[T]he nuns at the Garden of Eden …worked relentlessly to shape the unruly half-caste rabble into obedient and God-fearing servants of the muruntani. No rod was spared and no abductee spoilt in the process as the little coloured kids were repeatedly chastised and flayed until prayers and hymns and excerpts form the Bible were slowly absorbed by rote into every fibre of their being. And when they were eventually knocked into shape they were passed on to caring white families as domestics and the like because, let’s face it, the mission mob knew these useless individuals would never amount ot anything else. In order to control them, many of the good Christian families duly followed in the incarcerators’ lead by perpetuating the violence, sometimes throwing in a few more tortures for good measure like rape and mental abuse, because this was the only thing this half-caste lot understood. A few even had to be sent back to the mission because they just didn’t seem to respond to the kindly ministration of their new families and kept trying to run away or told wild stories to people about their treatment.

It was sad really.

The knife-edge of irony in that final assessment, “It was sad really,” is the perspective that elevates Every Secret Thing beyond farce. After this point in the story, there is still plenty to laugh at, as more missionaries visit, a pair of French castaways comes to stay, and Doctor Phil arrives with his wife, braless Betty. But each chapter now seethes with sexual misalignments, there is alcohol, but most disturbingly, the bush mob comes to understand that the logic of the missionaries’ preaching is fatally flawed. Where they had once happily dismissed the fables and foibles of the Christian community, the bush mob slowly becomes bitter, disenchanted, and fatalistic. The final chapters are among the saddest comedies of errors I’ve ever read. Marigold, who had been sent to the Garden of Eden as a baby, returns to meet her family two decades later; and Pwominga decides to test the mission mob’s doctrine of the Resurrection with a personal and disastrous experiment. The boisterous, rebellious, laughing mob that watched Sister Annunciate take after Matthew, Mark, Luke, and John on the first page of the novel is forever altered. Despair and hopelessness are joined to a deep and devastating uncertainty about all that they have learned from their Christian brethren. At the end,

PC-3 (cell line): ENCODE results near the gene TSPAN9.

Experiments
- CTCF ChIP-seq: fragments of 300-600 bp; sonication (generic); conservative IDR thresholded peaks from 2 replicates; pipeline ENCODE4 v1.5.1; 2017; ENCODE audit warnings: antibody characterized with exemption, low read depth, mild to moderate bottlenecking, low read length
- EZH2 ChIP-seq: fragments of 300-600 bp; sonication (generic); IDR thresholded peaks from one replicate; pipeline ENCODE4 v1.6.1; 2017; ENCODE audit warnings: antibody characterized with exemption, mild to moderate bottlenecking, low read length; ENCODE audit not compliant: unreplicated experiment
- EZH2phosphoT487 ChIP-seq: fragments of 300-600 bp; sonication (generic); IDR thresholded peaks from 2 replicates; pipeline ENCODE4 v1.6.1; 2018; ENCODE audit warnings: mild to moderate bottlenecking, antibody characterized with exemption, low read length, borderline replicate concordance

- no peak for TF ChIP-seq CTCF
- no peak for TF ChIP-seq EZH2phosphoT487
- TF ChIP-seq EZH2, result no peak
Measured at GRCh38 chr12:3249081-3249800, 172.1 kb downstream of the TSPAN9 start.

there was one thing they were certain of. They didn’t have to die to go to hell because the mission had happily brought that with them when they’d arrived unasked on the fateful shores of the place that was their heaven all those years before.

Quite unlike any other novel I’ve read, Every Secret Thing captures the process of the collapse of the old culture in the face of an alien philosophy buttressed by a powerful and equally incomprehensible technology. Its vision of spirit being waylaid by the spiritual brilliantly records the leaching of joy from the world and the residue of bitter earth that is left behind. And yet, like the hope at the bottom of Pandora’s box, the novel’s humor and the ability of Munkara to laugh in the face of tragedy offers solace. Every Secret Thingmanifests the importance of grasping what little is left, in hearts and memories, of “the place that was their heaven.”

My thanks to Bob Gosford for tipping me off to this tale. Bob published an interview with Marie Munkara on The Northern Myth in two parts on October 21 and 22, 2009.


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4 Responses to Mission and Bush

  1. Pingback: My second full day at the SWF | Me fail? I fly!

  2. Pingback: Best Books of Next Year | Aboriginal Art & Culture: an American eye

  3. Pingback: Every Secret Thing, by Marie Munkara | ANZ LitLovers LitBlog